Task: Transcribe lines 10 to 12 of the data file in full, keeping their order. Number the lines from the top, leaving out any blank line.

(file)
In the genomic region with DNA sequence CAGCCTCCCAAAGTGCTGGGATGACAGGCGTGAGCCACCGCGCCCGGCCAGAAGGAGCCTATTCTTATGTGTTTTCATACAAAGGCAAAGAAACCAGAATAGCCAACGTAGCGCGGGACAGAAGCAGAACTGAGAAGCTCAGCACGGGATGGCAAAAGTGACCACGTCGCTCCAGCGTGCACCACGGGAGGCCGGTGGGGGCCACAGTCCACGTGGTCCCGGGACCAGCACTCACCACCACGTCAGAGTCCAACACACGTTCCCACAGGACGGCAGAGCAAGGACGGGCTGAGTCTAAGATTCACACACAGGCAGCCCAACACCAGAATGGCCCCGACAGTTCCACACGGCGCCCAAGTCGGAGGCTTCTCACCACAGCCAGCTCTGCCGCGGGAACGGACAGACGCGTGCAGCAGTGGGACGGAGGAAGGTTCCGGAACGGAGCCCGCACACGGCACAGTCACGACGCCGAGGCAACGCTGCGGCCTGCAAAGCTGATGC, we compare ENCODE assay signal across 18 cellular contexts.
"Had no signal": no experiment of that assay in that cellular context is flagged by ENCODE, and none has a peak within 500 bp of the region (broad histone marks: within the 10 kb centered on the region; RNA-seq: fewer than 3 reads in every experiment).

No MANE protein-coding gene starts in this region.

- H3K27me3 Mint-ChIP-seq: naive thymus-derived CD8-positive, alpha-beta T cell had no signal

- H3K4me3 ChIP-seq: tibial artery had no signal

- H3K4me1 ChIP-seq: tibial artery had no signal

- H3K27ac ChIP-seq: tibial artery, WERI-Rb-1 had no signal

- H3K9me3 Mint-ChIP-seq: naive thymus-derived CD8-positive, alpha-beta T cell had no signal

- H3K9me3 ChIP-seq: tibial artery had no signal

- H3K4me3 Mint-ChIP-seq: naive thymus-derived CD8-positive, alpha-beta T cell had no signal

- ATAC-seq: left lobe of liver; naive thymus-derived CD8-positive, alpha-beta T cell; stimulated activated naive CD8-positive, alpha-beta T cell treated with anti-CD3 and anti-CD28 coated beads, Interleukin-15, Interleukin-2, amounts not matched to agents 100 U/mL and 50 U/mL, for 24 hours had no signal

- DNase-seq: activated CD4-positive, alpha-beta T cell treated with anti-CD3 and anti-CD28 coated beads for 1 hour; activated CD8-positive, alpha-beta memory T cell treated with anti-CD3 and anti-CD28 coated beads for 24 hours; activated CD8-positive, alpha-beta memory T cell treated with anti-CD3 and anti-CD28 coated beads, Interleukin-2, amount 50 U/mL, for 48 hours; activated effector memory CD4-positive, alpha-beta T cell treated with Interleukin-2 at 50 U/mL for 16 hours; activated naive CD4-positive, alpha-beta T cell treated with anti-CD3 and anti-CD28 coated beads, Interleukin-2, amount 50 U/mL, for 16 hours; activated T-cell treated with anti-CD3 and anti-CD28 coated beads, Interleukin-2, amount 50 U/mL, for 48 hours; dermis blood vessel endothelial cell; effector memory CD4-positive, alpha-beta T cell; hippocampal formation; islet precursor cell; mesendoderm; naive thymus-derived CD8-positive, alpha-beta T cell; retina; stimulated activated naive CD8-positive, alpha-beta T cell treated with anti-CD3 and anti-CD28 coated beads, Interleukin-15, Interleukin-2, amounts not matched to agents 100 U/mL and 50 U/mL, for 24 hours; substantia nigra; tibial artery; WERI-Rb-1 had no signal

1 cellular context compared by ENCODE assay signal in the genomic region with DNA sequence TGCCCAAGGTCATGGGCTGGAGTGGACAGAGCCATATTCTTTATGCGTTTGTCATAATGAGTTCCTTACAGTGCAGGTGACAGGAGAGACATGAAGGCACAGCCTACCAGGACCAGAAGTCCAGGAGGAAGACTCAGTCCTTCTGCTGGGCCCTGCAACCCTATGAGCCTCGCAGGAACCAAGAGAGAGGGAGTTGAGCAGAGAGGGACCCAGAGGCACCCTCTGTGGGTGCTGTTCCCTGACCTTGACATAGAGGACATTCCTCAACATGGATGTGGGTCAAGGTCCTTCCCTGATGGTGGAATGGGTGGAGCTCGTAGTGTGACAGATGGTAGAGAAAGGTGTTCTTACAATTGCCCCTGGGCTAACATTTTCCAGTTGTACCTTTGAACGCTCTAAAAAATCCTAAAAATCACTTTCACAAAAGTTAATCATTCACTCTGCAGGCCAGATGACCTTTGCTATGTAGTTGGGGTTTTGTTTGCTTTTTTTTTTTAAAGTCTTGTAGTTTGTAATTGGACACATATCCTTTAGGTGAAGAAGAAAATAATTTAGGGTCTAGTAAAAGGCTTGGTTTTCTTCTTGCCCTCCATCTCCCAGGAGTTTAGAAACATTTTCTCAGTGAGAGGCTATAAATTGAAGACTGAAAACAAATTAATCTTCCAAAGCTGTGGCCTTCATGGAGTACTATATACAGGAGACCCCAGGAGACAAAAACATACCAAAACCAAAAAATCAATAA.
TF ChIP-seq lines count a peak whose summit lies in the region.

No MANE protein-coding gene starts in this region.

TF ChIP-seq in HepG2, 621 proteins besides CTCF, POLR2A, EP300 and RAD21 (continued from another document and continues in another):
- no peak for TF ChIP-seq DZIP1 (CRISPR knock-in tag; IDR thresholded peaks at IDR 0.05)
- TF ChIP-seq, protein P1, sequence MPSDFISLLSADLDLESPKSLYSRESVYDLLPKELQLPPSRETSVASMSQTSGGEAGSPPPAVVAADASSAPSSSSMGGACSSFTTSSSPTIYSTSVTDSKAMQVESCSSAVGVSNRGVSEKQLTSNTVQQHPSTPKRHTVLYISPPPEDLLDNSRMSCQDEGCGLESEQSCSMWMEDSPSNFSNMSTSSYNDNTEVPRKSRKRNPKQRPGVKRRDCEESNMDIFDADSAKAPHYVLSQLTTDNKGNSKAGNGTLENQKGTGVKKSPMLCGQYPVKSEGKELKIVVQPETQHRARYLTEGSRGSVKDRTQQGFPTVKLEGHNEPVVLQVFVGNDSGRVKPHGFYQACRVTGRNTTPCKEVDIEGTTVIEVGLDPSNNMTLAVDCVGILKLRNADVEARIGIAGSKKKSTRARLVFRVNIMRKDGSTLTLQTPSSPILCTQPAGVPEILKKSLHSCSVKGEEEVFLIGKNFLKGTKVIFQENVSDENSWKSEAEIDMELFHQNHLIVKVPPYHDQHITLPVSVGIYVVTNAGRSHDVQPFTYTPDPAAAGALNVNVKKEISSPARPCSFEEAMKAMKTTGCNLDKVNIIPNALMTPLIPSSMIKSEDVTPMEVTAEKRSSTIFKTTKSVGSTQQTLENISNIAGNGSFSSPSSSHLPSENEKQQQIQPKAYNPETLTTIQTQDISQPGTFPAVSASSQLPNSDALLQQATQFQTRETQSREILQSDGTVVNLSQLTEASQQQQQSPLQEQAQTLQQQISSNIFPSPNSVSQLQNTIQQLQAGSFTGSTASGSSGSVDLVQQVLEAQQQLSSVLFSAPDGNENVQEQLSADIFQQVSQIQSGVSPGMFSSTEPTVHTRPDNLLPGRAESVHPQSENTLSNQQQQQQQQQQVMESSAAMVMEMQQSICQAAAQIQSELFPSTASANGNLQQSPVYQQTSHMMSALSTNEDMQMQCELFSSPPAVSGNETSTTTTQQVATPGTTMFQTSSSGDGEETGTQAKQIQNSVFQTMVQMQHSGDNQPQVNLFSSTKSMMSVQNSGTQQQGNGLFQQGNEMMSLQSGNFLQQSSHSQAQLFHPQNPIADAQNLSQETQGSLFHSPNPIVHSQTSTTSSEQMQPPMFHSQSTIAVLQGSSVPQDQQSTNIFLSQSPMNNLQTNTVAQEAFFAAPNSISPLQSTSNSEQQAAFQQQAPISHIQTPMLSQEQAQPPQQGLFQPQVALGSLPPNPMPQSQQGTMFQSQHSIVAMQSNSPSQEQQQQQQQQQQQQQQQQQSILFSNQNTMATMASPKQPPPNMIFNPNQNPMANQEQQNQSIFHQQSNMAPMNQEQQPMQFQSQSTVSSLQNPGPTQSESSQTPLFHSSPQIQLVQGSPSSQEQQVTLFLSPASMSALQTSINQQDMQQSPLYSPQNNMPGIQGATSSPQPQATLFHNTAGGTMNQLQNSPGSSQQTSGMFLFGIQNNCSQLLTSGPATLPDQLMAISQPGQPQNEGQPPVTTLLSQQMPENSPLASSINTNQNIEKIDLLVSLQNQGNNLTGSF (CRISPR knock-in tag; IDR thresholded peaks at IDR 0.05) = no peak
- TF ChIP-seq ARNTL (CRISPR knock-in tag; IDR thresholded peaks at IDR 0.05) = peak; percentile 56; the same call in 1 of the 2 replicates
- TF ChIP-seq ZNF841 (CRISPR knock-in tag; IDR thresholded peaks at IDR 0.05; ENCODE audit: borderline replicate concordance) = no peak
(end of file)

- H3K4me3 Mint-ChIP-seq: naive thymus-derived CD8-positive, alpha-beta T cell had no signal

- ATAC-seq: left lobe of liver; naive thymus-derived CD8-positive, alpha-beta T cell; stimulated activated naive CD8-positive, alpha-beta T cell treated with anti-CD3 and anti-CD28 coated beads, Interleukin-15, Interleukin-2, amounts not matched to agents 100 U/mL and 50 U/mL, for 24 hours had no signal

- DNase-seq: activated CD4-positive, alpha-beta T cell treated with anti-CD3 and anti-CD28 coated beads for 1 hour; activated CD8-positive, alpha-beta memory T cell treated with anti-CD3 and anti-CD28 coated beads for 24 hours; activated CD8-positive, alpha-beta memory T cell treated with anti-CD3 and anti-CD28 coated beads, Interleukin-2, amount 50 U/mL, for 48 hours; activated effector memory CD4-positive, alpha-beta T cell treated with Interleukin-2 at 50 U/mL for 16 hours; activated naive CD4-positive, alpha-beta T cell treated with anti-CD3 and anti-CD28 coated beads, Interleukin-2, amount 50 U/mL, for 16 hours; activated T-cell treated with anti-CD3 and anti-CD28 coated beads, Interleukin-2, amount 50 U/mL, for 48 hours; dermis blood vessel endothelial cell; effector memory CD4-positive, alpha-beta T cell; hippocampal formation; islet precursor cell; mesendoderm; naive thymus-derived CD8-positive, alpha-beta T cell; retina; stimulated activated naive CD8-positive, alpha-beta T cell treated with anti-CD3 and anti-CD28 coated beads, Interleukin-15, Interleukin-2, amounts not matched to agents 100 U/mL and 50 U/mL, for 24 hours; substantia nigra; tibial artery; WERI-Rb-1 had no signal